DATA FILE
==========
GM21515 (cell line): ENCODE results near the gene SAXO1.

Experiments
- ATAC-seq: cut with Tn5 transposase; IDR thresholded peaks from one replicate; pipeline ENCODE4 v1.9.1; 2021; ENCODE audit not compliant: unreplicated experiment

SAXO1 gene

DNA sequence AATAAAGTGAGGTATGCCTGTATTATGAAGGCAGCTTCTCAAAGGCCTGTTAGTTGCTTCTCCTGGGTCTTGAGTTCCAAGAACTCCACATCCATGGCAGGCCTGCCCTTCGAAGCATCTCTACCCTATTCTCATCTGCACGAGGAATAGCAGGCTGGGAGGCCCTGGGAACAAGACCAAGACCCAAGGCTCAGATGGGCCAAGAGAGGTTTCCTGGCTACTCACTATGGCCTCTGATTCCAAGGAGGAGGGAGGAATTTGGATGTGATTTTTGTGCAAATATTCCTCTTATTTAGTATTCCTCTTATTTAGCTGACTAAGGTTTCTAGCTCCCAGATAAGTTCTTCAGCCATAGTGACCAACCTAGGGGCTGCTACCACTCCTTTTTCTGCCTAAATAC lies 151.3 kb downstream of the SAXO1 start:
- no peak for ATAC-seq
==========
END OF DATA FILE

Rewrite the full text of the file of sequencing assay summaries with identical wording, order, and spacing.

GM21515 (cell line): ENCODE results near the gene SAXO1.

Experiments
- ATAC-seq: cut with Tn5 transposase; IDR thresholded peaks from one replicate; pipeline ENCODE4 v1.9.1; 2021; ENCODE audit not compliant: unreplicated experiment

SAXO1 gene

DNA sequence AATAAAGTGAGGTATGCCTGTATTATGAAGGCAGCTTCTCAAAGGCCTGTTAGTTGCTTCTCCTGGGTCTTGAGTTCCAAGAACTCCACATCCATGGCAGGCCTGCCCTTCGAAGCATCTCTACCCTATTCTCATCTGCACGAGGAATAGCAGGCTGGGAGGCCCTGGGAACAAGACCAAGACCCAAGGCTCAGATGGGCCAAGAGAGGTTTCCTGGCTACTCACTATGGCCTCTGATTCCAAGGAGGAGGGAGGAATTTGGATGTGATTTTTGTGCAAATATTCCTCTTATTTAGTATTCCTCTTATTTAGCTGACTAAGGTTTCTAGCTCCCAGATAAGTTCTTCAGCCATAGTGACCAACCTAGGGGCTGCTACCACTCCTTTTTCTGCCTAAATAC lies 151.3 kb downstream of the SAXO1 start:
- no peak for ATAC-seq